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Wednesday, 7 October 2015
Check out this Nicki Minaj’s Colourful Cover for NY Times
Nicki Minaj gets colourful for the cover of the latest issue of New York Times Magazineand we love it. The 32-year-old rapper went with a platinum blonde bob wig, yellow eye shadow, a bright pink lip colour and an electric blue shirt against a yellow background.
In the magazine she talks about how difficult it is to remain relevant in the pop culture, why she called out Miley Cyrus at the VMAs and more.
See excerpts below.
On calling outMiley Cyrusat the VMAs, and still being bothered by it: “The fact that you feel upset about me speaking on something that affects black women makes me feel like you have some big balls. You’re in videos with black men, and you’re bringing out black women on your stages, but you don’t want to know how black women feel about something that’s so important? Come on, you can’t want the good without the bad. If you want to enjoy our culture and our lifestyle, bond with us, dance with us, have fun with us, twerk with us, rap with us, then you should also want to know what affects us, what is bothering us, what we feel is unfair to us. You shouldn’t not want to know that.”
On calling out her interviewer for asking if she liked the Meek Mill/Drakedrama: “That’s the typical thing that women do. What did you putting me down right there do for you? Women blame women for things that have nothing to do with them. I really want to know why — as a matter of fact, I don’t. Can we move on, do you have anything else to ask? To put down a woman for something that men do, as if they’re children and I’m responsible, has nothing to do with you asking stupid questions, because you know that’s not just a stupid question. That’s a premeditated thing you just did”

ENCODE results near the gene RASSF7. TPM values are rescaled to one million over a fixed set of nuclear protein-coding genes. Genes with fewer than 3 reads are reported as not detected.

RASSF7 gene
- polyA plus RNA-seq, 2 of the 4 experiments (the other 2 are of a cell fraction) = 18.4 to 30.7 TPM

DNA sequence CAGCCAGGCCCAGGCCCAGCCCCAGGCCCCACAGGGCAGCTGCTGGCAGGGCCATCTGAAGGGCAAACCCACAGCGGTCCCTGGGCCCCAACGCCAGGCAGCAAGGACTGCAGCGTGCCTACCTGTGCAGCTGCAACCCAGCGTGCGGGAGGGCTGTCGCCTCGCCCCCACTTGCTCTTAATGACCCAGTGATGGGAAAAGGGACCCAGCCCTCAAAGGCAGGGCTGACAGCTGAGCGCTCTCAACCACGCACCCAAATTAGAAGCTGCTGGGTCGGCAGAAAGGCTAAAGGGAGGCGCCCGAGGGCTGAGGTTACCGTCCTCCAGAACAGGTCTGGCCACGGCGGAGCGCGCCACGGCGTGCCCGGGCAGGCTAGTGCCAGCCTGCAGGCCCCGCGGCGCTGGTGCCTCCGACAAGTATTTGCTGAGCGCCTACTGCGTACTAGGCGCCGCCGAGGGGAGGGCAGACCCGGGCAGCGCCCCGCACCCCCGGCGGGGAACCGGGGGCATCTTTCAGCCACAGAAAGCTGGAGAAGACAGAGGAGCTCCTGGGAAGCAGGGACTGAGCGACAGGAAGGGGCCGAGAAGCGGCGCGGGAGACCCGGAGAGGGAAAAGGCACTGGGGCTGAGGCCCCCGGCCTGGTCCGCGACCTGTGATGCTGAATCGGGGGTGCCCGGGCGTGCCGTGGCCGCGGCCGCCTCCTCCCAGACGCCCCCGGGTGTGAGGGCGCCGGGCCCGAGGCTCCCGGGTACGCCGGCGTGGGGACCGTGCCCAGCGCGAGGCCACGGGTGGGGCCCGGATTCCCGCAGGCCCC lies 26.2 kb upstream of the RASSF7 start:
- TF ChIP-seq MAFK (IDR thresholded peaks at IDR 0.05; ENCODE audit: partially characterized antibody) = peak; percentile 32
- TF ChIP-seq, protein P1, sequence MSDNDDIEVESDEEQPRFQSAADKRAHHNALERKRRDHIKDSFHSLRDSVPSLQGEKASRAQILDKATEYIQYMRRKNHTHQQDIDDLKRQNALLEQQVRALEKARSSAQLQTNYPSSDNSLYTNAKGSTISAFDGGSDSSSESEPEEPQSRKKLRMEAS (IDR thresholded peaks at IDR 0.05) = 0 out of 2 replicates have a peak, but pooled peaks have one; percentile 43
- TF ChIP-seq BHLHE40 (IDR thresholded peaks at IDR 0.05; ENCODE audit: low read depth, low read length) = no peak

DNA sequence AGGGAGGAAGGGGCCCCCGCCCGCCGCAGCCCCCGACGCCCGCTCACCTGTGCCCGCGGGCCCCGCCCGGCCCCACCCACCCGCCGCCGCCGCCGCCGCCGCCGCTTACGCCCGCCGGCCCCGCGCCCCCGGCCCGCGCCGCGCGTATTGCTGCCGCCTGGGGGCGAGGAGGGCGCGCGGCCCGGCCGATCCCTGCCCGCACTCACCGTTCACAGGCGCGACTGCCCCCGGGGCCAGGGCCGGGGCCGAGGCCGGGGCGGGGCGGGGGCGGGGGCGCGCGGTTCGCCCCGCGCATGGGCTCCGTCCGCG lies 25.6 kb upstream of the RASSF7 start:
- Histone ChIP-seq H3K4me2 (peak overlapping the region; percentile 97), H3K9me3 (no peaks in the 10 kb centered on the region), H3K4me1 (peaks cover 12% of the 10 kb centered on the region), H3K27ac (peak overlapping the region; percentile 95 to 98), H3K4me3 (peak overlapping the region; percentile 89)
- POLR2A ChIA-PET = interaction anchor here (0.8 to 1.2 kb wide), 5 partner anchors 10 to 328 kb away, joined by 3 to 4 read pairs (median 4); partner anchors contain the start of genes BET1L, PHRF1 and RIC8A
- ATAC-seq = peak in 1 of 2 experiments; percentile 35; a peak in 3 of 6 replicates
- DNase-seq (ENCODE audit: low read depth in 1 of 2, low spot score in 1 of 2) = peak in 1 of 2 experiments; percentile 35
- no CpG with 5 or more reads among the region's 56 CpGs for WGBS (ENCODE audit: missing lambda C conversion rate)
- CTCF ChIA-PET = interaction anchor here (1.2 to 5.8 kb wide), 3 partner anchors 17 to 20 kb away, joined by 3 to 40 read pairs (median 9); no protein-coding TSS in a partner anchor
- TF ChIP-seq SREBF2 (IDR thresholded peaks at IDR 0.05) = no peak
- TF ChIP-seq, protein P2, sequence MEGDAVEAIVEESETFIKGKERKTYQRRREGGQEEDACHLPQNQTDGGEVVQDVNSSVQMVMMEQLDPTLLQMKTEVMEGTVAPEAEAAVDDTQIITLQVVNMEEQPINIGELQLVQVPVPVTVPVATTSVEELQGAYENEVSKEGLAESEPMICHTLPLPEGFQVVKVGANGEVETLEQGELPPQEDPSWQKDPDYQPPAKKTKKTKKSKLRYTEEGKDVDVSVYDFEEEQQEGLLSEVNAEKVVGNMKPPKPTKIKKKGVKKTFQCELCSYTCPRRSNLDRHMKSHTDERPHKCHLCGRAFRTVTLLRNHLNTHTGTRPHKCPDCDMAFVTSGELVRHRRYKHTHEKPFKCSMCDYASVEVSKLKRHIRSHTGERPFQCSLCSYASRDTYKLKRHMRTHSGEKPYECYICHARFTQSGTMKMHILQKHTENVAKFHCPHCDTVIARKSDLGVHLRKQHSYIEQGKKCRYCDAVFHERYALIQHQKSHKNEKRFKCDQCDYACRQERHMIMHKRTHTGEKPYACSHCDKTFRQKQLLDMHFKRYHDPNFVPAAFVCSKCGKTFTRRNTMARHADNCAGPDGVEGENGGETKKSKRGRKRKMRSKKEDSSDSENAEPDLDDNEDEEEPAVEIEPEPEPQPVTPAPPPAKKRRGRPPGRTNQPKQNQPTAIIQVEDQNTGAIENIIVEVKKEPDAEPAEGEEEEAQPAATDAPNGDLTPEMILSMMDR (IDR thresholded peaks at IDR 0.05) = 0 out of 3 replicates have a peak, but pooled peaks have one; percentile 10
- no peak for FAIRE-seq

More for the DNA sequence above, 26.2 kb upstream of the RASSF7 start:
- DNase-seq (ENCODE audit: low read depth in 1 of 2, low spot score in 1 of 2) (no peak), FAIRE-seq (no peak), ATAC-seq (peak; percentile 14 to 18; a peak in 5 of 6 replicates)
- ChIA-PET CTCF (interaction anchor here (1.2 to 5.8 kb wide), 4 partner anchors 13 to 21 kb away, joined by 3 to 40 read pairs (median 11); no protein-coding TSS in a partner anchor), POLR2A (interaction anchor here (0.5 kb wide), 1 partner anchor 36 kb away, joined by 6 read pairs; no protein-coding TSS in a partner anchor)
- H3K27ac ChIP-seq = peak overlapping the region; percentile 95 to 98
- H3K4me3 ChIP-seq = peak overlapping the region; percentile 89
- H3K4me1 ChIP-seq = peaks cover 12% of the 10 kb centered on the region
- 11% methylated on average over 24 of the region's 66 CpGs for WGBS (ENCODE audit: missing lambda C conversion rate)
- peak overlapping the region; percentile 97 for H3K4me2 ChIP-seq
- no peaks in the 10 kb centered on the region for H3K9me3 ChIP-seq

On her abusive father: “I would always hear him yelling and cursing, always. And it made me feel it was the way to interact, because that’s how I saw him interacting. When I was younger, I thought that the only reason my mother didn’t leave my father was for financial reasons. From early on in my life, I looked at a woman not having her money as the biggest curse. Now that I’m an adult, I realize that women stay whether a man’s rich or poor. It’s just a weakness.”
On people in her industry going more with plastic surgery: People are posting pictures of working out, and then there’s a change in their body and they say it’s because they were working out! Ah-hahahaha. Back in the day, in hip-hop, the thick girl was glorified. Now the rappers are dating skinny white women. So it’s almost like, ‘Wait a minute, who’s going to tell the thick black girls that they’re sexy and fly, too?’